An Essay for 4/20

420jg
http://www.guelphmercury.com

 

Here is a research essay I completed about a year and a half ago (originally submitted on Nov. 28, 2014). I hope that this is the last year its plea remains relevant. 4/20 comes around every year, and I am now more than ever considering the arguable sham that it is. Here people, many fellow university and college students in my city, can come out of their weed-smoking shell and partake in broad daylight, unmolested. But then it largely goes back to the status quo the next day. Why? Well, I think if this paper doesn’t answer this, it at least sheds a little light on the issue and helps expose some of the ridiculousness of the ambiguous legal standing of cannabis in Canada. 

 

“The thought process behind demonizing something like marijuana is completely out of ignorance. [Where are] the bodies? [Where are] the numbers? Is there one? (Scorgie, Harvey, 2014)” Comedian and marijuana advocate Joe Rogan has been talking about the plant for more than a decade, particularly how our culture perceives it to be more dangerous than it actually is. And with three more American states recently legalizing marijuana, it seems its illegality needs to be re-examined on this side of the border. This is clearly one of the most contentious, but perhaps unnecessary, arguments of the last fifty years. Much of the information gathered points to the benign nature of marijuana — or cannabis. Moreover, its numerous medical benefits seem to warrant legalization in this way. If the question is “should marijuana be legalized outright?”, then some context regarding medical use, history of legal status, comparative effects, and economics needs to be provided to properly answer it.

 

The history of legal status and medical use needs to be examined to understand the tumultuous relationship between marijuana and the government. In 2005, Dr. Lester Grinspoon issued a statement to the Drug Enforcement Agency relating to a lawsuit by a University of Massachusetts professor who was denied a license to grow cannabis for research purposes. The incident led Dr. Grinspoon to issue the DEA a history lesson on medical cannabis. He cites that, “During its heyday, from 1840 to 1900, more than 100 papers were published in the Western medical literature recommending it for various illnesses and discomforts. (History of Cannabis as a Medicine, 2005)” Before its downright prohibition, doctors knew much about the benefits of this treatment, “more… than contemporary physicians do,” says Grinspoon. So what happened at the turn of last century? Doctors turned to synthetic drugs which were ostensibly more effective, entering the bloodstream at quicker rates than cannabis treatments. But, as Grinspoon explains, “the new drugs [aspirin, chloral hydrate, barbiturates, etc.] had striking disadvantages. More than a thousand people die from aspirin-induced bleeding each year in the United States, and barbiturates are, of course, far more dangerous. (History of Cannabis as a Medicine. 2005)” Still, these medications were preferred over cannabis, and the momentum for it as a medicine did not sway in its favour for quite some time after.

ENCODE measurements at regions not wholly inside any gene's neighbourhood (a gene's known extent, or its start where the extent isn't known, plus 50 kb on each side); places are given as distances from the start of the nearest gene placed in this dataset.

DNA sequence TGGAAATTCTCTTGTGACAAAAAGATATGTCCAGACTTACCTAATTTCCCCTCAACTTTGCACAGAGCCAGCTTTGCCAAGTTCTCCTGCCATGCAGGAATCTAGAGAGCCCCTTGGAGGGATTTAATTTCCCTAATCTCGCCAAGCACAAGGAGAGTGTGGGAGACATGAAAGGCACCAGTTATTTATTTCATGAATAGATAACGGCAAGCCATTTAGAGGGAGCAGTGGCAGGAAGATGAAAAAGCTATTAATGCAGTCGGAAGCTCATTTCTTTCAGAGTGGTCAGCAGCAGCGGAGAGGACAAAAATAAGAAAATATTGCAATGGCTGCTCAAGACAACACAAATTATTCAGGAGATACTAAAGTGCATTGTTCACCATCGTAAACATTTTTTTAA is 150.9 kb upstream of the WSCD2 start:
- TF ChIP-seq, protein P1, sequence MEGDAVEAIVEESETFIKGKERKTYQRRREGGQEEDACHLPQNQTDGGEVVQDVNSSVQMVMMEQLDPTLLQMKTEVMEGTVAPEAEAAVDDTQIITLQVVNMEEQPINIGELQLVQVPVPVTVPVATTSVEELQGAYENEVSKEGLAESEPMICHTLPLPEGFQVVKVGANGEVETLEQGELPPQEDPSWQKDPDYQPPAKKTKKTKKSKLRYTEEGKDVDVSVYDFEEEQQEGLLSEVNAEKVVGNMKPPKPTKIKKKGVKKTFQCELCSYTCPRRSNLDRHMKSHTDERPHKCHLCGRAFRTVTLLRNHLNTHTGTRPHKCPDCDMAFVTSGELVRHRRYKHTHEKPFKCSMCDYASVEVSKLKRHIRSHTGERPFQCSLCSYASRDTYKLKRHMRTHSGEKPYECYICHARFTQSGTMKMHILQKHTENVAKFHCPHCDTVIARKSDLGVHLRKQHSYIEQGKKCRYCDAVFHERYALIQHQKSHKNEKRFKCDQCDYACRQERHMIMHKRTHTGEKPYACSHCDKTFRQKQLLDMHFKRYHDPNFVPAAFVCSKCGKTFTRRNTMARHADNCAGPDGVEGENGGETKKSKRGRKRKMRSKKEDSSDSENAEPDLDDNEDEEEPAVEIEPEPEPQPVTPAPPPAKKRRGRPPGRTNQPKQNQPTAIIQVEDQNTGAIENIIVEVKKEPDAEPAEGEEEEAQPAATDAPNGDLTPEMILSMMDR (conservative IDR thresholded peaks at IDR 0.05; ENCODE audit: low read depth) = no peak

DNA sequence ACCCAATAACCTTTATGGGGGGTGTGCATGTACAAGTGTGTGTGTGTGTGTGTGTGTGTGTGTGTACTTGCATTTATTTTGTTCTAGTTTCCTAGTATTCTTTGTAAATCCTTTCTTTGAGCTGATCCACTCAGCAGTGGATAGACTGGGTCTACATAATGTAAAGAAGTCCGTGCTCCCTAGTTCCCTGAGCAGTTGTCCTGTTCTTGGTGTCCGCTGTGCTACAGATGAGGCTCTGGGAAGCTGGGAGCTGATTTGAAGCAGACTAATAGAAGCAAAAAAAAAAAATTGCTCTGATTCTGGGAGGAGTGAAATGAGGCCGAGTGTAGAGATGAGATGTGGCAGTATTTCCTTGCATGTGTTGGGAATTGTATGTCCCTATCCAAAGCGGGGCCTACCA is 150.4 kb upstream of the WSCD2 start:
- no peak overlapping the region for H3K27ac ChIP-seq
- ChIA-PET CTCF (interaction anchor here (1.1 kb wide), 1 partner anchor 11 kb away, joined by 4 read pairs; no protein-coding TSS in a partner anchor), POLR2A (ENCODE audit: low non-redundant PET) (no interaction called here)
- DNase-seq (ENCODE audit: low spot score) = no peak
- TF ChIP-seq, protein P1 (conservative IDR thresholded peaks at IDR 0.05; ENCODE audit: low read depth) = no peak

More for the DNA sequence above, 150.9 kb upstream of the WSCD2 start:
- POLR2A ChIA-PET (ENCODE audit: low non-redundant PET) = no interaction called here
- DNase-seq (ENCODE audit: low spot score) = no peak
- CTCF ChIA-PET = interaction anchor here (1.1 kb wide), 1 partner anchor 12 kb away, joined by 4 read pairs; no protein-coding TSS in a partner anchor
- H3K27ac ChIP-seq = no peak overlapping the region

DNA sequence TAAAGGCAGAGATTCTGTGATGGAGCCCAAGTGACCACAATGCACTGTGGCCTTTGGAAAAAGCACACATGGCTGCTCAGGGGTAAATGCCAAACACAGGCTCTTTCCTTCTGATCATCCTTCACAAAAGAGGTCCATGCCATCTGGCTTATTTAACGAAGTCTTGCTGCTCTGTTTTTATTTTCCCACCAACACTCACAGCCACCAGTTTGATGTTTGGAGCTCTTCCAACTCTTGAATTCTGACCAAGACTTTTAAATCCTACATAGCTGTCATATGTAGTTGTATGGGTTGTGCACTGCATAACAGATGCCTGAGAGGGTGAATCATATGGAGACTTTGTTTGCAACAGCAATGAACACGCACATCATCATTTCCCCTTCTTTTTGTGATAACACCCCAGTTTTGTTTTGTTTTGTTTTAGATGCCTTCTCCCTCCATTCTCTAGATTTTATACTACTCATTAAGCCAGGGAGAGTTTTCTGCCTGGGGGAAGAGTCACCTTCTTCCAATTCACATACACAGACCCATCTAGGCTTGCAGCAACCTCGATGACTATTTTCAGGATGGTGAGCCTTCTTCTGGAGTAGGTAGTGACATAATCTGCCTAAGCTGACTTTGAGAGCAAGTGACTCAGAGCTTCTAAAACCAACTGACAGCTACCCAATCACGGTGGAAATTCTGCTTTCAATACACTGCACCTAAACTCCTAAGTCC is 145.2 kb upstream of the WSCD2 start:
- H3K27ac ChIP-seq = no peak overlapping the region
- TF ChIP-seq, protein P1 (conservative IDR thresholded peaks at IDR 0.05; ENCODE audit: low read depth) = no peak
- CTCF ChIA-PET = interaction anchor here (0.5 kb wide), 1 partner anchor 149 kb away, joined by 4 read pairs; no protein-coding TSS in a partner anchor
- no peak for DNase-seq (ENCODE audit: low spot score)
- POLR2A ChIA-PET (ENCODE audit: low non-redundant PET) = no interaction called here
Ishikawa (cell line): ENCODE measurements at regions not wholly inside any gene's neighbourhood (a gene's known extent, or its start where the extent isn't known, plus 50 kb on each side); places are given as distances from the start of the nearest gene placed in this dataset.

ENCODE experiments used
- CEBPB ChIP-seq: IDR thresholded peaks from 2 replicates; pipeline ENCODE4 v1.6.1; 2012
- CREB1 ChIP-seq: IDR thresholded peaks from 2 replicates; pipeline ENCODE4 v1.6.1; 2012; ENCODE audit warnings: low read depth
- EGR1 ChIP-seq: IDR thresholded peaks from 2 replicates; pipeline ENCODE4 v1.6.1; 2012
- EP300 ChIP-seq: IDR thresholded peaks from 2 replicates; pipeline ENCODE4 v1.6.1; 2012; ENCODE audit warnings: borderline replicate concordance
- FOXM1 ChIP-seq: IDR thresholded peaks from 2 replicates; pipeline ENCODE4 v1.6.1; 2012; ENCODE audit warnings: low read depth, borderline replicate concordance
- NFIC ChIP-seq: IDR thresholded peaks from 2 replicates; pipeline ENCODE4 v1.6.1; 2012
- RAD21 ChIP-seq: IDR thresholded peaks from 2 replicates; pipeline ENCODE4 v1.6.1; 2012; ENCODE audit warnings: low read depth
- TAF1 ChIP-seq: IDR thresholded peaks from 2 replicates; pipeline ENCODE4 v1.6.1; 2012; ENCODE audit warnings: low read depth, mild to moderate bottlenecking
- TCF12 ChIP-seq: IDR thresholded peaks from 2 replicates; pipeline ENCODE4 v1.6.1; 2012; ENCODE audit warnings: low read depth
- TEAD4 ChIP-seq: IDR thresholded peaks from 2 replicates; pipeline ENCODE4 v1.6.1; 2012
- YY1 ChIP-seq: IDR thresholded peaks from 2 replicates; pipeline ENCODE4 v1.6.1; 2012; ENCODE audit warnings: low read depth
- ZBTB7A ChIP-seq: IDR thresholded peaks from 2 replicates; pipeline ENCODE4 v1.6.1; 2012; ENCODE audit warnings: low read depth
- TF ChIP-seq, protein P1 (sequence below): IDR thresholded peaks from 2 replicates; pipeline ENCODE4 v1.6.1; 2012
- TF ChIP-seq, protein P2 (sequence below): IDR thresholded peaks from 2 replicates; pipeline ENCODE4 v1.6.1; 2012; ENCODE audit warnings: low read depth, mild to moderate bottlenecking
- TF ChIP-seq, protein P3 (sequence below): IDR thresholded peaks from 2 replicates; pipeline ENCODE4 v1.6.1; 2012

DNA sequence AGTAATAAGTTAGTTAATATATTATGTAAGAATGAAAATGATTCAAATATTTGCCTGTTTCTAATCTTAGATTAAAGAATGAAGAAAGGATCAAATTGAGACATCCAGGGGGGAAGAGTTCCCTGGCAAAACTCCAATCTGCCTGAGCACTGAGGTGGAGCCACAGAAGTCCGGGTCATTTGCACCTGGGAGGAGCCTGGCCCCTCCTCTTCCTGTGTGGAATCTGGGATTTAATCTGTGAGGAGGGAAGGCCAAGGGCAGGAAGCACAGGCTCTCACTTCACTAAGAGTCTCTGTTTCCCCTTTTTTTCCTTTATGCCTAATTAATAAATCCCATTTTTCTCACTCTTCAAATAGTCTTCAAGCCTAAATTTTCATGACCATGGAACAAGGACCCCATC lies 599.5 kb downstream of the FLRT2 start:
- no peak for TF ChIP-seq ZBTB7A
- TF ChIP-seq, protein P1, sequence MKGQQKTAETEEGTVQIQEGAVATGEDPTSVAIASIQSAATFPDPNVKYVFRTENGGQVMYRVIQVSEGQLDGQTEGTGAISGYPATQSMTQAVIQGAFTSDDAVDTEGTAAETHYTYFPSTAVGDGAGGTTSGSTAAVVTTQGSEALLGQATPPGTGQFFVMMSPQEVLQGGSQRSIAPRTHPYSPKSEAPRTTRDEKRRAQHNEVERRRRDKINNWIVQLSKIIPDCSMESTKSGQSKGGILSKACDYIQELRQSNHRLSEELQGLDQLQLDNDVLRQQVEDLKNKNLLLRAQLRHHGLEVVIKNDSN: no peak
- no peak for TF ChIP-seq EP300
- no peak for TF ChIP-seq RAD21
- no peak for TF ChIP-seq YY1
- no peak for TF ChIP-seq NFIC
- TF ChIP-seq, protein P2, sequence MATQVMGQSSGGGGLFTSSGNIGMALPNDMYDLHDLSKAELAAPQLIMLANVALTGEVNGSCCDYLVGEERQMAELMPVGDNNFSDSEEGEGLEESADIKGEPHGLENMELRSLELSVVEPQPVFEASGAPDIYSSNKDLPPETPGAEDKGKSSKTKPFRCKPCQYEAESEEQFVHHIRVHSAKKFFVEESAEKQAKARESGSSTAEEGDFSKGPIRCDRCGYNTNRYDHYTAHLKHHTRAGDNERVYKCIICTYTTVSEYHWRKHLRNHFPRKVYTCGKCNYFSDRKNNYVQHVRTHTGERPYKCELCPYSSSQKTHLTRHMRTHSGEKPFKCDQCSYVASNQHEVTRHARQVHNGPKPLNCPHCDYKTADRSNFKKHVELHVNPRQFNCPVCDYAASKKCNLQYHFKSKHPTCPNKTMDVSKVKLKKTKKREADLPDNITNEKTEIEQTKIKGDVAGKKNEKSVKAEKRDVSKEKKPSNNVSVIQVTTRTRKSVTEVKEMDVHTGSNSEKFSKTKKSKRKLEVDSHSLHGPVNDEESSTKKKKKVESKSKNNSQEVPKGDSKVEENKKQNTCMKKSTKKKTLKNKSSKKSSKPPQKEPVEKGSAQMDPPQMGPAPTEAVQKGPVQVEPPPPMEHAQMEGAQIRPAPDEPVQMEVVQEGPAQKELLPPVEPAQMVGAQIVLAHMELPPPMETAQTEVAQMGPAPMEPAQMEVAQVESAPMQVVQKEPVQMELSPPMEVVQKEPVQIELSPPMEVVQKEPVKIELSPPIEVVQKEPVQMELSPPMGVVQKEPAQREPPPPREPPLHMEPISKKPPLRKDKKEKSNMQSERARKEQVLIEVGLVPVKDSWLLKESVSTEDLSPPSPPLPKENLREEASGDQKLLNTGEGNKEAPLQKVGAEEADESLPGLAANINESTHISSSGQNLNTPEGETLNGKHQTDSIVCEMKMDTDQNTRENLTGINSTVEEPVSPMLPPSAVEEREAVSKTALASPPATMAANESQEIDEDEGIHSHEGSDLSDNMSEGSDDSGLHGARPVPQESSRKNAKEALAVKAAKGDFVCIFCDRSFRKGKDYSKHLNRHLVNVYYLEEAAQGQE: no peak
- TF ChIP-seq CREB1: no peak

At this point, the first decade or so of the twentieth century, it seemed as though marijuana might make a medical comeback. This thought was quickly squelched, first by William MacKenzie King’s Canadian government in 1923 — who put ‘Indian hemp’ on the proscribed list along with heroin and codeine —  and in the U.S. in 1937 by the Marihuana Tax Act, which required citizens to obtain a tax stamp to use marijuana medically and/or industrially. These stamps, however, were very difficult to obtain, as they were controlled by the federal government. From this came worry and frustration by physicians seeking access to marijuana. Eventually, interest was lost due to the government chokehold. Grinspoon laments, “Cannabis was removed from the United States Pharmacopeia and National Formulary in 1941.” But pushing cannabis out of society only lasted for a short time, and it came back into popularity as part of “The Hippy Movement” of the 1960’s. Suddenly people started to wake up from the hypnosis of a government outlaw. Since then, marijuana use in North America has been rampant, yet technically illegal. A troubling reality in Canada is the fact that marijuana is “illegal but often unenforced”, leaving the plant in a sort of legal purgatory.

 

One can see just how popular the cannabis industry is by examining the numbers. Ian Mulgrew, journalist and author of Bud Inc., presented figures from The Fraser Institute’s Stephen Easton regarding the industry in Canada. Among the statistics, Mulgrew cites this: “By 2000 — Easton figured — Canadian cannabis consumers actually spent $1.8 billion per year on bud. That’s almost as much as Canadians spend on tobacco — $2.3 billion.” Also surprising is Easton’s estimation that, “the [marijuana] industry was worth $5.7 billion wholesale and $19.5 billion if high-end retail pricing is assumed. That’s about the size of the Canadian cattle industry ($5.2 billion). (Mulgrew, 2003)” These estimates are from 2003, so one could assume the worth has increased significantly. Although surprising, these figures are also incredibly disheartening when examining the legal status of cannabis in conjunction. All this worth for a plant in high demand, with adequate supply, but one that is illegal and therefore untaxed. If it used tax revenue from marijuana sales, it is estimated that the Canadian government “would have a budget surplus of $2.7 billion” by 2014-15 (Flister, 2012). Conventional thought might suggest that this drug cannot be legalized and taxed because of the piles of evidence outlining its dangerous effects, and that society cannot have people making wages or building businesses based on such a harmful substance. This is not the case whatsoever.